Getting Pushback On Using Storytelling? What To Do About It

Say the word  “storytelling” and usually two images arise — mothers reading storybooks to children and an older person sitting around a campfire spinning a tale. While most people today recognize that stories are infinitely more interesting than a stale marketing message, the idea of using this concept makes many business leaders roll their eyes as if to say, tell a story? really?

But, if your job is communications, then you owe it to your organization to explore this communications tool. Below are some of the most common objections to using storytelling in business along with some ways to counter these prejudices.

Objection #1: If I talk about myself, I’ll be labeled a narcissist or worse, a marketer. The truth is that people are interested in other people. If you think about your latest case study or customer testimonial, wasn’t it all about how someone was affected? By telling a story that talks about the change you or someone near you experienced, you are actually creating the highest form of relevance.

Objection #2: I will sound too emotional or unprofessional. Make sure your stories are relevant to your audience. So, this means if you are speaking to someone who takes action because of an emotional appeal, by all means, throw in some of that. But, if your audience is seeking something more academic or bottom line-oriented, then it is all a matter or choosing the right tone, including the language, the setting, the lesson learned, and the characterization of the people in the story.

Objection #3: I can’t get my story into 5 sentences! Who says your story has to be that short? But, if it is long, then be sure to throw in some interesting anecdotes, colorful characters and actions that bring people along. Remember, there is a difference between telling the truth and being accurate to the point the truth is lost. What you must do is tell a complete story. Identify: the characters, the setting, the action, the change that occured, and the lessons that were learned.

Objection #4: My story’s not that great. Are you sure? Again, what happened? To whom? What happened along the way? What was interesting? What would be interesting to your audience? The idea is to describe something in a story format.

Objection #5: My story won’t sell. You won’t know until you try. What are you trying to “sell?” Your journey? The lesson learned? The end result? The people? Identify what you are trying to accomplish and stay true to that goal. You have to believe in your story for it to resonate.

3 Pitfalls to Avoid in Corporate Storytelling

Want to include storytelling in your corporate communications? Avoid these three common pitfalls.

1.     Good story, wrong audience. Or should we write, good audience, wrong story? If you are speaking to a group of people in the hospice industry you would not tell a story about your rock climbing injury that keeps you from reaching the top of Mount Everest. That may be an obvious example, but don’t forget the more nuanced scenarios.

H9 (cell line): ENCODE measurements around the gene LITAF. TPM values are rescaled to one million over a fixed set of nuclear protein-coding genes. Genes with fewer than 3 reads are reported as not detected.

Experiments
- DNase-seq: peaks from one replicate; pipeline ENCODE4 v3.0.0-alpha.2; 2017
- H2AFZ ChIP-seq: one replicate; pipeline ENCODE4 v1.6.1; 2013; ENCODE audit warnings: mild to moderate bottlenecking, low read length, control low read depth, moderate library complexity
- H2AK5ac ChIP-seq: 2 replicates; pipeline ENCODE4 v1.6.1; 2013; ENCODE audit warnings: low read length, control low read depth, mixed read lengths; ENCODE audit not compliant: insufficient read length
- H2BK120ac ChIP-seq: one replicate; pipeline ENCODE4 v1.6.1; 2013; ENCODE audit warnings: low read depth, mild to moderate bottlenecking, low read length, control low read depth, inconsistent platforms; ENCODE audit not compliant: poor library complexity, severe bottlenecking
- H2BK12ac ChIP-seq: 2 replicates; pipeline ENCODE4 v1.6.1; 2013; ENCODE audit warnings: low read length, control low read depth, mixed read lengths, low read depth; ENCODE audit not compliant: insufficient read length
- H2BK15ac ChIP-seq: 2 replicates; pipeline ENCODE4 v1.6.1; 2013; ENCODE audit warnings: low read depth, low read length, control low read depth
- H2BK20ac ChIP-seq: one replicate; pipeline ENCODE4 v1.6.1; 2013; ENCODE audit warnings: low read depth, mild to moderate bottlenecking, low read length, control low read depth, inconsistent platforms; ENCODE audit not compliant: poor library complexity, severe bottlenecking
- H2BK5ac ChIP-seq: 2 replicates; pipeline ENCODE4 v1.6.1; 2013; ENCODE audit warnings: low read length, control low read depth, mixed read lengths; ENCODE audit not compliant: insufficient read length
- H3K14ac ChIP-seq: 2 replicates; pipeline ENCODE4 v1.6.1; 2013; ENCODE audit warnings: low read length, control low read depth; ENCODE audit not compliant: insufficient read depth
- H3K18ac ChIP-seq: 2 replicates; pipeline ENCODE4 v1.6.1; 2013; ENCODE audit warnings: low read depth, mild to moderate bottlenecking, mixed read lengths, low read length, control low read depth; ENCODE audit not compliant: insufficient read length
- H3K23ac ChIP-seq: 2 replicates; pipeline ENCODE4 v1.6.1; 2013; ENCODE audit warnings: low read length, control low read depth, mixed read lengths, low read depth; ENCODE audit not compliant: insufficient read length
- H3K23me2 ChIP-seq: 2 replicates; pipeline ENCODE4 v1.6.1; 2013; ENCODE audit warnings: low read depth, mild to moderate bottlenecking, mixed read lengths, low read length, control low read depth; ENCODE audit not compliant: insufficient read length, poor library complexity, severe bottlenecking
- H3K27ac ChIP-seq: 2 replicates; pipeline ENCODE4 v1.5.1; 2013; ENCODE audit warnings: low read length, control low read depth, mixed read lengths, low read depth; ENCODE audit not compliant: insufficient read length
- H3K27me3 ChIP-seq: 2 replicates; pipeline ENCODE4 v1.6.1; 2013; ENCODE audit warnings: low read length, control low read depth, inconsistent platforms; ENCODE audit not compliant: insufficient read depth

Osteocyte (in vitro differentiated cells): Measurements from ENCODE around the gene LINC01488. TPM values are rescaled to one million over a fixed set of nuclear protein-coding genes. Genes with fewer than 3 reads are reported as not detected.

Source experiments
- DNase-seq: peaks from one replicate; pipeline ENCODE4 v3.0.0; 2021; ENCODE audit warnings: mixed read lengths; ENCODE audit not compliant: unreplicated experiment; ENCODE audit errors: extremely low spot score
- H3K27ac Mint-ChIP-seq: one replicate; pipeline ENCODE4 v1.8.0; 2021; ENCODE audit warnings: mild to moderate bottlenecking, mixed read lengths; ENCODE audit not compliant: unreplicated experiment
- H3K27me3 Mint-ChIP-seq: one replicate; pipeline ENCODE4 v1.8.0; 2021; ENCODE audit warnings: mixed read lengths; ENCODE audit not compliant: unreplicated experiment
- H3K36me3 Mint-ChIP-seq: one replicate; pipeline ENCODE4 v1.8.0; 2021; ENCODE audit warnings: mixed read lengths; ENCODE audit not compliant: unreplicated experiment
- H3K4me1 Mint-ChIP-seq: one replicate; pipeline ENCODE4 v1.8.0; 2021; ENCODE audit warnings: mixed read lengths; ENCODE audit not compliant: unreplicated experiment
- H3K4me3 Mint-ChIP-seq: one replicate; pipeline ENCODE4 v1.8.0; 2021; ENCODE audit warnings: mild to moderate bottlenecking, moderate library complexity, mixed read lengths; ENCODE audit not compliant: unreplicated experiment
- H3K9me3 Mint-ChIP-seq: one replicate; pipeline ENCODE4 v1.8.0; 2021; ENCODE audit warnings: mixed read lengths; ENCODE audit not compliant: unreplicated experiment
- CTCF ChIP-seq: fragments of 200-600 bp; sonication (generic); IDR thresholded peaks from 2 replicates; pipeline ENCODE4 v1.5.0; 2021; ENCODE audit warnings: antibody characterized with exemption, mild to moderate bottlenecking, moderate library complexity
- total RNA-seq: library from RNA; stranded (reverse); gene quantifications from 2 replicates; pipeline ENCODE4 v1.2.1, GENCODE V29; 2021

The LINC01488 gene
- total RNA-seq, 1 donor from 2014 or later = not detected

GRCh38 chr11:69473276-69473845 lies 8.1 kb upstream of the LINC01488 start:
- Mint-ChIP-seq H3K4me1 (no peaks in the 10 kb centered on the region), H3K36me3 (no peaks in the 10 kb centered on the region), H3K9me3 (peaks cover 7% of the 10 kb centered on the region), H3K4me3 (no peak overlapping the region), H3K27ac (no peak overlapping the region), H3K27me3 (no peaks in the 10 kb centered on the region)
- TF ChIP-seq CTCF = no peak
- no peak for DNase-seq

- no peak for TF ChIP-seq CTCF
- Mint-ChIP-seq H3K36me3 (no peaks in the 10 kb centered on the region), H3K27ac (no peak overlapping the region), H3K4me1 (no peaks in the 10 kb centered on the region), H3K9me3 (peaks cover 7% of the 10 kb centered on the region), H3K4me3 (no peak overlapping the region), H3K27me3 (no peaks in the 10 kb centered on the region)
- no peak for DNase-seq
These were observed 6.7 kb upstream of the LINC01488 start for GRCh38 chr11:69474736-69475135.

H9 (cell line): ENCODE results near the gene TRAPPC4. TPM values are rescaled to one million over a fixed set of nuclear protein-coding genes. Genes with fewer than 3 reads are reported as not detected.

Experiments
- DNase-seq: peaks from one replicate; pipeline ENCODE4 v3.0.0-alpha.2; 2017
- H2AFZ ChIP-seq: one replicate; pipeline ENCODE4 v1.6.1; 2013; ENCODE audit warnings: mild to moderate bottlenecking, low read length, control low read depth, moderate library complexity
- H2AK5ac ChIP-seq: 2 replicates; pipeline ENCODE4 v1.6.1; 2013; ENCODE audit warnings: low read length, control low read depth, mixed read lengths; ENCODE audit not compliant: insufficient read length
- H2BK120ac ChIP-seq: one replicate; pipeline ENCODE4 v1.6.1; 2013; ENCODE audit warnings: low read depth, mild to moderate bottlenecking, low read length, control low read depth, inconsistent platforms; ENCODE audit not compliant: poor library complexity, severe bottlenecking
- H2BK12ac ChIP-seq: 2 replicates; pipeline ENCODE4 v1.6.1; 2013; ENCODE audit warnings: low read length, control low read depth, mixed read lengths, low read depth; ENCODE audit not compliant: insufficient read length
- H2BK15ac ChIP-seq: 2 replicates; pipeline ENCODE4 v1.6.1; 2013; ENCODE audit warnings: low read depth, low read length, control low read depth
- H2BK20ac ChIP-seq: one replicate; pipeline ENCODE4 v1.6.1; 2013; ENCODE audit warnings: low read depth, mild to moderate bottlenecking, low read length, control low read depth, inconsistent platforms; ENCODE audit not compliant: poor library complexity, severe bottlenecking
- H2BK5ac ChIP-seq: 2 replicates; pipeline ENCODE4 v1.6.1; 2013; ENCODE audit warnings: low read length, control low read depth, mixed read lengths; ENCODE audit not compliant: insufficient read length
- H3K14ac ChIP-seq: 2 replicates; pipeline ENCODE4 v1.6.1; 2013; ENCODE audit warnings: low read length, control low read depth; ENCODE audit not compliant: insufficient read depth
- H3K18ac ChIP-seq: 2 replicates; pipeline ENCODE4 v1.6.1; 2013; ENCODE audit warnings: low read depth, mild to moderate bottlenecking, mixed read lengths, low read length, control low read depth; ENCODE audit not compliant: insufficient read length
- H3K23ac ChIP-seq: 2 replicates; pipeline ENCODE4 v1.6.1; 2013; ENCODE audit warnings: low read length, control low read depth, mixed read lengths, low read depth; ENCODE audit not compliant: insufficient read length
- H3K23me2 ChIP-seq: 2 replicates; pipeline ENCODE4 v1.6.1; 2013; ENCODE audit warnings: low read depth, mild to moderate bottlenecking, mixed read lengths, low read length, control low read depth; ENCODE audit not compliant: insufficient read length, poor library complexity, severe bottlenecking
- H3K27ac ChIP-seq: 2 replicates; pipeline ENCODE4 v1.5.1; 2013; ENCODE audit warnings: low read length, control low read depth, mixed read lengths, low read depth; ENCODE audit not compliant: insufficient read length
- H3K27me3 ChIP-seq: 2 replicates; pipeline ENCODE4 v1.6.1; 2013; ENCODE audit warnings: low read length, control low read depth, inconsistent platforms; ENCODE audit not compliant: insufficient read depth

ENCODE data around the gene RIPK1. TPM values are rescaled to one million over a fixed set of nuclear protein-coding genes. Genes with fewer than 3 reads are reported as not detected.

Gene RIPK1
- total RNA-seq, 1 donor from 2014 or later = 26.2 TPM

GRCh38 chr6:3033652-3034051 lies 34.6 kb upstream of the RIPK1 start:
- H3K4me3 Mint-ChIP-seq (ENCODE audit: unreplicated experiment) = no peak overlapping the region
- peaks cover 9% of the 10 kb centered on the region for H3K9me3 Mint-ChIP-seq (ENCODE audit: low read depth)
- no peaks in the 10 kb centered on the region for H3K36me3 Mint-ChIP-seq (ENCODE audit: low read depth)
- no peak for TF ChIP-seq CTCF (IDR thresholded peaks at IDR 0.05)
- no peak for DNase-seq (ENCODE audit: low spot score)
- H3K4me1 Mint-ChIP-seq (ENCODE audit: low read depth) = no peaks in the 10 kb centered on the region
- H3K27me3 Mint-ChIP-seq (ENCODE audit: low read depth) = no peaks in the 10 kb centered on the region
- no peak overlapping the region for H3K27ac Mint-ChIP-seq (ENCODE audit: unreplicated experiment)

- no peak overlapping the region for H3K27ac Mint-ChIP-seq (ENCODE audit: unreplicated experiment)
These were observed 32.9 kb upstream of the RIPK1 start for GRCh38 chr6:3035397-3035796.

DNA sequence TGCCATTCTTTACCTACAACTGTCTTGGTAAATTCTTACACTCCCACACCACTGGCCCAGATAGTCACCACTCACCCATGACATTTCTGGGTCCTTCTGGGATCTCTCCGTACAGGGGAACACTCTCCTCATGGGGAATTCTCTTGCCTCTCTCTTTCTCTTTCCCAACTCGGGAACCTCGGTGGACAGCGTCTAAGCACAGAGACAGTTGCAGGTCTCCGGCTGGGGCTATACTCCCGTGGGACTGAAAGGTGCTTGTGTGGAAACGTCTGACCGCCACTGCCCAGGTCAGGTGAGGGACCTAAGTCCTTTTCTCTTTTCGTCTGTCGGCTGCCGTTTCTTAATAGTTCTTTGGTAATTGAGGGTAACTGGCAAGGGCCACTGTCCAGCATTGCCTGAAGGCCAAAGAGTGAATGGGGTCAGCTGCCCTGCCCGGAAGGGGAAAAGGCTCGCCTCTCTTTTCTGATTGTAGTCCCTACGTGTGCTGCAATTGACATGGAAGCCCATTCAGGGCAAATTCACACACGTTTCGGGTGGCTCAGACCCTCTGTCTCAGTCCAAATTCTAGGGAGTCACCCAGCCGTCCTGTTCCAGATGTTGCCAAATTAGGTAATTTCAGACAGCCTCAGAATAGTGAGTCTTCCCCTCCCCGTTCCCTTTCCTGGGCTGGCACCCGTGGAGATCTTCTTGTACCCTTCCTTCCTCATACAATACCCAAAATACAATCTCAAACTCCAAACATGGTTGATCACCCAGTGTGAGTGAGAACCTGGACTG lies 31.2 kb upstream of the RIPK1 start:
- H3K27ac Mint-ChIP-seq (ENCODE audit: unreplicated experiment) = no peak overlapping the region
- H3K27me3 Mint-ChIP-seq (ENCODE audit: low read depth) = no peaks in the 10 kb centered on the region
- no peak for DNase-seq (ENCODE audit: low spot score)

2.     Not enough suspense or twists and turns. Stories have to have a beginning, middle and end. But, they also need to have some air of unpredictability to be interesting. Catch your audience off guard and you will have caught their attention. But, remember number one above. Make sure the twist is appropriate.

3.     Too much corporate jargon.  This goes for marketing speak, too. Because if you believe your 24/7 enterprise solution brings mission-critical projects to fruition, adding to the corporate bottom line and realizing a greater ROI than the other guy down the street – and you describe it that way – you have successfully put your audience to sleep. Or, running from the room.

Develop your story and then check to see if they fall into these traps above. Edit and repeat. The world loves a good story. Be sure your attempts at introducing storytelling stay out of the snares.

5 Great Articles on Storytelling and Messaging You Should Read today

If you are like me, you are indundated with media. Who has time to read or view everything? Below are five excellent, recent articles on the topic of storytelling, positioning and messaging. If you can take 30 minutes to read these five, you will be well on your way to better communication.

1. From Fortune magazine. Why You Should Cool it With the Corporate Jargon

2. From Forbes magazine. Why Leadership Storytelling is Important

3. From Open Forum, American Express’s small business portal. The 7 Deadly Sins of Business Storytelling

4. From ZDNet,  A meaningful customer experience starts with good communication. Good Storytelling and Why “Commodity” is a State of Mind

5. From Financial Times, why CEOs should learn to tell stories. Fables for Board Tables